As Scotland prepares for a much anticipated vote on whether or not to leave the United Kingdom next week, Catalonia is asking Spain for a chance to do the same.
Hundreds of thousands of residents of the northeastern region took to the streets of Barcelona Thursday asking the government to authorize a referendum for their independence. While Catalonia's leader, Artur Mas, has said he plans to hold a vote on November 9, Spanish Prime Minister Mariano Rajoy has said such a vote is unconstitutional. Polling shows a split among Catalans as to whether or not they favor independence.
According to analysis from the BBC, Spain's economic crisis, which many Catalans blame on poor management in Madrid, has spurred their calls for a referendum vote. Unlike the sputtering Spanish economy, Catalonia is a wealthy industrial region, which many believe is being held back by the major economic struggles in Spain.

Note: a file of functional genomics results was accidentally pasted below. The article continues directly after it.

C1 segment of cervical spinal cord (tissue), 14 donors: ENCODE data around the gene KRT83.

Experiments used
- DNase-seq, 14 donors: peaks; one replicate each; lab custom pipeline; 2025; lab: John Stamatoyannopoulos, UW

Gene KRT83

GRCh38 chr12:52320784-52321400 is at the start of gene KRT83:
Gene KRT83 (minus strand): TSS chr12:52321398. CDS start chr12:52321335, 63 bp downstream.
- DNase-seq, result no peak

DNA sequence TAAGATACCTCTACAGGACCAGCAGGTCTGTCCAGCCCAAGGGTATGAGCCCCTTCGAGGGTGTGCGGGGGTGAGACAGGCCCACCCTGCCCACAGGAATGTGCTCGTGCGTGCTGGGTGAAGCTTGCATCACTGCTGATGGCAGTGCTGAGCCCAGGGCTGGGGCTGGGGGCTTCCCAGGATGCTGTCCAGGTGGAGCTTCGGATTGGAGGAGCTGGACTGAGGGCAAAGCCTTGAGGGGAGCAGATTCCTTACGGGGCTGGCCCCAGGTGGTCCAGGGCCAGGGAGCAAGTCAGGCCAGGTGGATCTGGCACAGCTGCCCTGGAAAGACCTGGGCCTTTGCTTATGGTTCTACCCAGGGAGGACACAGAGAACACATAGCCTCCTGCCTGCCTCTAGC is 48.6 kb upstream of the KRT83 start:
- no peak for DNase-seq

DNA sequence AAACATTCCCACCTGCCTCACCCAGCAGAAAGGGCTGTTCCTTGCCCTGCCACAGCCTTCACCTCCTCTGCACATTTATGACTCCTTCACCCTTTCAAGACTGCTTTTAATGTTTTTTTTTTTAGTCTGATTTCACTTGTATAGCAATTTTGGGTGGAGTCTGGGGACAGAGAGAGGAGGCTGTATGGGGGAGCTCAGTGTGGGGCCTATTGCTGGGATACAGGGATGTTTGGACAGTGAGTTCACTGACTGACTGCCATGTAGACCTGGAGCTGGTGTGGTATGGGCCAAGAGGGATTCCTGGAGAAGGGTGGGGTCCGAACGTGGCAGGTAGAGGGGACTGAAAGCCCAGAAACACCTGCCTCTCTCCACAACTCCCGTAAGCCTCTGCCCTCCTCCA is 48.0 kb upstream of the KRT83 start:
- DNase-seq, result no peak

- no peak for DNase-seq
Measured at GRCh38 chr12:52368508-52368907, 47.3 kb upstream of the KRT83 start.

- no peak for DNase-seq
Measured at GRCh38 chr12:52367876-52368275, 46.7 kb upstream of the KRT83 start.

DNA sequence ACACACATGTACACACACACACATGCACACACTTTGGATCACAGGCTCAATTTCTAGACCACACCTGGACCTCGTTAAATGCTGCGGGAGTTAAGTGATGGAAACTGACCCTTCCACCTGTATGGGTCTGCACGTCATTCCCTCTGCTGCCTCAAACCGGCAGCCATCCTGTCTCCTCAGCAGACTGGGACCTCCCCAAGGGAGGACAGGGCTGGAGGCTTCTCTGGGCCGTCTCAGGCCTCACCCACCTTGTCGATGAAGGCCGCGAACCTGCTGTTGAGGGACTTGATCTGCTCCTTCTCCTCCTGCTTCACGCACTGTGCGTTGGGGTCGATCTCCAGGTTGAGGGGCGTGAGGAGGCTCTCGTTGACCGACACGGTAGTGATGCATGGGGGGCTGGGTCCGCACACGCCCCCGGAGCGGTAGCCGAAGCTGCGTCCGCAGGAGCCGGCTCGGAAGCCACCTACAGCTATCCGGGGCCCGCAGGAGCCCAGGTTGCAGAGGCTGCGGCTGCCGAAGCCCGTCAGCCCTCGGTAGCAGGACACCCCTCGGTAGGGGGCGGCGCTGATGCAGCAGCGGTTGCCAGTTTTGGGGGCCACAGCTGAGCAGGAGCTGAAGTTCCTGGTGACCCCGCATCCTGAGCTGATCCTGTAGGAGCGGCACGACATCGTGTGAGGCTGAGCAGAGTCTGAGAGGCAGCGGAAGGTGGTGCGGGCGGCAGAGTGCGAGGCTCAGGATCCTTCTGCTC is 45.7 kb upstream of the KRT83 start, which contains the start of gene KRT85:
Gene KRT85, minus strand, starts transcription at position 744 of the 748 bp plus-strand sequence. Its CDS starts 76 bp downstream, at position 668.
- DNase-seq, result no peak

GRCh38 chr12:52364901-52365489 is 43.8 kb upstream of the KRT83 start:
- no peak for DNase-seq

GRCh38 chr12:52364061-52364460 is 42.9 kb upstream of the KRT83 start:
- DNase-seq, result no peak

With a population of 7.5 million, Catalans have a strong ethnic culture distinct from the rest of Spain, including their own language. Unlike Scotland, where just 1 percent of the population are able to speak Gaelic, almost 50 percent of Catalan population use Catalan as their main language.
In an interview with The Financial Times on Tuesday Artur Mas said that an independent Scotland would be "very important" for the future of Catalonia.
The Scottish referendum is in a dead heat ahead of the September 18 election.
This article is from the archive of our partner The Wire.
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